Located in the heart of Seattle's 2nd Avenue Financial District of the 1920s, the bank occupied a 6,960 square-foot lot and contained 21,970 gross square feet, 11,622 net. An article in American Architect noted said of the building's siting and construction: "The building is on an interior lot on one of the principal thoroughfares of Seattle, extending through to an alley, the grade of which is approximately 20 feet lower than that of the main floor and principal street entrance. It has a frontage of 60 feet and depth of 108 feet. Structurally it is of reinforced concrete, of the joist and thin slab type of floor construction; the only structural steel being that incident to the spanning of the main banking room for which light, story-high, steel trusses were employed." The architects faced the front facade in polychrome terra cotta "...of course texture in brown and white, the beauty of which is enhanced at night by flood lighting." Rooms were arrayed on two above-ground floors, a basement and a sub-basement, which housed heating equipment. The sub-basement had no boiler for heating, but rather used steam supplied by Seattle City Light. The basement contained cash and book vaults, a mail room, a women's rest room, and a recreation room, and was fitted to accommodate safety deposit boxes, although they were not present originally. The architects planned the building's upper floors around a grand banking hall, rising two stories, the center of which had a luxurious expanse of public space. Banks of steel sash windows on the east and west ends illuminated it with natural light. Bank officers occupied spaces near the entrance on the west wall. A row of tellers and cubicles for the letters of credit and exchange departments stood on the north wall, the savings department, auditor's office toward the east, and alcoves for the statements, collections, safe custody and notes departments on the south. Second floor galleries housed stenographers on the east side and a consultation room on the west; the galleries were not connected to each other but were accessed by two stairways placed in northeast and northwest corners. The interior was furnished in costly but subdued materials: "The bank screens, check desks, settees and the counters in the officers quarters are of Escolette marble with Black Belgian marble base. The floor is of Napoleon Gray marble tile with Black Belgian border. The wickers and grilles are of bronze in natural color and woodwork is of American walnut." (See "Seattle Washington, Branch Bank Building for Bank of California," American Architect, vol. CXXVII, no, 2466, 02/25/1925, page opposite plate 50.)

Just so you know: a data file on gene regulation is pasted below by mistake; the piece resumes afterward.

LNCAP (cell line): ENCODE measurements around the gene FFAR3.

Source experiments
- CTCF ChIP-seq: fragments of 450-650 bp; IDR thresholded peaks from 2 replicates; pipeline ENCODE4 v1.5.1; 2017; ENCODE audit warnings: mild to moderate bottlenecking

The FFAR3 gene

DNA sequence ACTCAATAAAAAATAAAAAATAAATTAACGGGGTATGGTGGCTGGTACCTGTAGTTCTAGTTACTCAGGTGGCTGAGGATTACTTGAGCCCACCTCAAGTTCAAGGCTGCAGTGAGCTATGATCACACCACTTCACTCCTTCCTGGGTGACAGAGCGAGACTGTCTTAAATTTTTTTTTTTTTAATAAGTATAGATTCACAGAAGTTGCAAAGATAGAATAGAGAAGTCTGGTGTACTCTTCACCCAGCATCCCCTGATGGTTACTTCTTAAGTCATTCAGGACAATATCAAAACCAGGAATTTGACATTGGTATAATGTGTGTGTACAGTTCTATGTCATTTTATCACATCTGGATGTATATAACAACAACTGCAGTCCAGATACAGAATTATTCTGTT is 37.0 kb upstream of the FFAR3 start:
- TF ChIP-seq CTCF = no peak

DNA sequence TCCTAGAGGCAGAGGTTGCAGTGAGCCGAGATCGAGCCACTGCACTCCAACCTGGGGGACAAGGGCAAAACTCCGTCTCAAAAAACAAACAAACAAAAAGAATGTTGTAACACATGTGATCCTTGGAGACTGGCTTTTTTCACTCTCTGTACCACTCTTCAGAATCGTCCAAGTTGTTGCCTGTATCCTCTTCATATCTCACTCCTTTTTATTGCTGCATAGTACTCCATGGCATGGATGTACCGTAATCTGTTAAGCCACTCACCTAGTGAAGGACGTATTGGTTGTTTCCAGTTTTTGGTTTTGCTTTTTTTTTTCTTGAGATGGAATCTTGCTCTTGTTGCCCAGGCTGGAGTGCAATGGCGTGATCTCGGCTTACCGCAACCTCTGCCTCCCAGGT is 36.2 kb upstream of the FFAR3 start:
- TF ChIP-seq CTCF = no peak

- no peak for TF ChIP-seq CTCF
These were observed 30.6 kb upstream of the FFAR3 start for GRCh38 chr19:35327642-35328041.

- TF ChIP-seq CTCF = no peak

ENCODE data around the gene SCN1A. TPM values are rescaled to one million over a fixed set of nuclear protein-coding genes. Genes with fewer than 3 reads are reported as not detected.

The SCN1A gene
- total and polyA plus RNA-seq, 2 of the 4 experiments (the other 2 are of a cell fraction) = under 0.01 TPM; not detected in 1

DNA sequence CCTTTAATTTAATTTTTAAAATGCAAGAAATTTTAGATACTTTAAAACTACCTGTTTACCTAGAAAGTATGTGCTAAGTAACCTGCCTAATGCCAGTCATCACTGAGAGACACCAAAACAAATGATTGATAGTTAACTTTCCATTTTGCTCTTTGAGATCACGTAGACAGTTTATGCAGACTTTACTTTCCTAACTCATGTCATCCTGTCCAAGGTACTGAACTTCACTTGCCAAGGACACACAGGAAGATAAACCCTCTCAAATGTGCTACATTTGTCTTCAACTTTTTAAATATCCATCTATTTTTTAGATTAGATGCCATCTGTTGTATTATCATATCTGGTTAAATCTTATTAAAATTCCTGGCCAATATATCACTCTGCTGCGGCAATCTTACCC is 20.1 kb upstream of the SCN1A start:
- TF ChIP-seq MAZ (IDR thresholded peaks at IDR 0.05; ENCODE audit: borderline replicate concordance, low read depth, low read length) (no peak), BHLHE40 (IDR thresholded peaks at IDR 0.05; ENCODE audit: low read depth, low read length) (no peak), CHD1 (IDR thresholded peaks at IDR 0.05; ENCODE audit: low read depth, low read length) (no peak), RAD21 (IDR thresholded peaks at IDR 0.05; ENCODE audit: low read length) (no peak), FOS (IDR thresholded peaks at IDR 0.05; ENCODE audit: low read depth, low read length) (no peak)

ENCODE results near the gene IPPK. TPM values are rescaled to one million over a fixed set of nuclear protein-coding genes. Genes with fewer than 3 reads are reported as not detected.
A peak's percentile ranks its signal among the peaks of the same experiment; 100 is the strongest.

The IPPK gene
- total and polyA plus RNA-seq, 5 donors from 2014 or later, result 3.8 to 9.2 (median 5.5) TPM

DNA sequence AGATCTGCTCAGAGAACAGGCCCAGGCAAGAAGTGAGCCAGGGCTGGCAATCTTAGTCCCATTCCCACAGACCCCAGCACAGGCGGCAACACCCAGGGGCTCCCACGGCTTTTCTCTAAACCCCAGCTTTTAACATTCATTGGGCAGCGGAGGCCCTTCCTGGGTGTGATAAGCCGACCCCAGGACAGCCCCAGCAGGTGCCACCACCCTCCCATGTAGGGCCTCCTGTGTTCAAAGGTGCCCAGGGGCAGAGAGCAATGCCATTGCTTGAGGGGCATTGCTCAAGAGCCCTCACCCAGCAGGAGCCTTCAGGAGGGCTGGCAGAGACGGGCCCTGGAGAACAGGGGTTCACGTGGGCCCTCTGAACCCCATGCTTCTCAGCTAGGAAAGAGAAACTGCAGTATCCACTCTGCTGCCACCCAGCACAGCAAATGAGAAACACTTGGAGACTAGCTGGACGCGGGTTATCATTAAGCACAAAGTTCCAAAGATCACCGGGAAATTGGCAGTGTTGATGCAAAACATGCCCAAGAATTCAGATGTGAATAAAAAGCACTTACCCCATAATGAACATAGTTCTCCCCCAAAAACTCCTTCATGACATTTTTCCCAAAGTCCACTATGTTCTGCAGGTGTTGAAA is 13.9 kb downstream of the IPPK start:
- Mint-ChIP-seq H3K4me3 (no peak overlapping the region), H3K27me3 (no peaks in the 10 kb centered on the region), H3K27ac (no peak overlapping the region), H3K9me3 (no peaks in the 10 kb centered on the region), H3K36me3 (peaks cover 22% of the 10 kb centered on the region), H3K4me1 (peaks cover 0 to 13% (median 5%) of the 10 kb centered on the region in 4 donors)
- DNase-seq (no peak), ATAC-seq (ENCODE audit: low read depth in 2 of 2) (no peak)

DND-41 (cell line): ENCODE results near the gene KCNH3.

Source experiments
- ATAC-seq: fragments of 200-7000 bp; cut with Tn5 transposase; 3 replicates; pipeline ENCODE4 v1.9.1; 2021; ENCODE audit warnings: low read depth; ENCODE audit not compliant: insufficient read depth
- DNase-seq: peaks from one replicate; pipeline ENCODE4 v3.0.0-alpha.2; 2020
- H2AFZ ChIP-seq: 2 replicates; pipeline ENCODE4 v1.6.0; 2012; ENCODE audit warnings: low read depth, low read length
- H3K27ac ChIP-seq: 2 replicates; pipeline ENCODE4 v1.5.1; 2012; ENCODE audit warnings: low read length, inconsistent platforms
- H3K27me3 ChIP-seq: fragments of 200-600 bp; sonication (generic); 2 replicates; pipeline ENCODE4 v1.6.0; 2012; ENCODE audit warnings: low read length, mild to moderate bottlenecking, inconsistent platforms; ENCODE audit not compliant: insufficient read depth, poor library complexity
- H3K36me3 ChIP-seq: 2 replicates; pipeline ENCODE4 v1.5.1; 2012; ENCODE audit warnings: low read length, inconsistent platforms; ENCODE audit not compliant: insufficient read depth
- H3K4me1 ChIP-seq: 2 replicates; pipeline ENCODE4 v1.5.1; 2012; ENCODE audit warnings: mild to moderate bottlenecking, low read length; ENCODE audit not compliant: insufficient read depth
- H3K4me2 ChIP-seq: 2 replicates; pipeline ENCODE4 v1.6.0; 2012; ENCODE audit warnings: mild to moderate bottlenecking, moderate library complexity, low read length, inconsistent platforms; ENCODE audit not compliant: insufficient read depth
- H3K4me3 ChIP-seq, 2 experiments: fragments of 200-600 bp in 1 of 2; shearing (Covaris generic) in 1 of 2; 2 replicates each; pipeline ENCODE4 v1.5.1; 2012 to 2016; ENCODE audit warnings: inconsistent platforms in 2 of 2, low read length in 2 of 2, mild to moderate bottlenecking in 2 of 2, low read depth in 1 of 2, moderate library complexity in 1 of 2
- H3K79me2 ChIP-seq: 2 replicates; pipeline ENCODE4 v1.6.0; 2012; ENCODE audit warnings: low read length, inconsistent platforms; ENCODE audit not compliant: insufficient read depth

A number of architectural historians have disagreed over the date of this bank. Sally Woodbridge and Roger Montgomery in their Guide to Architecture in Washington State: An Environmental Perspective, (Seattle: University of Washington Press, 1980), stated that the building dated from 1916. In the 1986 Allied Arts of Seattle book, Impressions of Imagination: Terra-Cotta Seattle, (Seattle: Allied Arts, 1986), p. 61, it is asserted that the date of construction was 1909. In his Shaping Seattle Architecture essay, "John Graham, Sr.," (p. 91), Grant Hildebrand listed the date as 1923-1924. Heather McIntosh, who wrote an article entitled "Seattle's Canyon of Dreams: Preservation along Second Avenue" in the 05/2003 issue of Preservation Seattle, also dated the Bank of California #1 to 1924-1925. (See"Seattle's Canyon of Dreams: Preservation along Second Avenue," Accessed 05/27/2011). The building was completed before 02/1925. The bank building and its lot had a taxable value of $2,785,000 in 2011.

Alteration

Seattle-based architects Callison Partnership participated in the renovation of the bank between 1978 and the early 1980s. At this time, a skylight painted over during World War II was restored, among other alterations.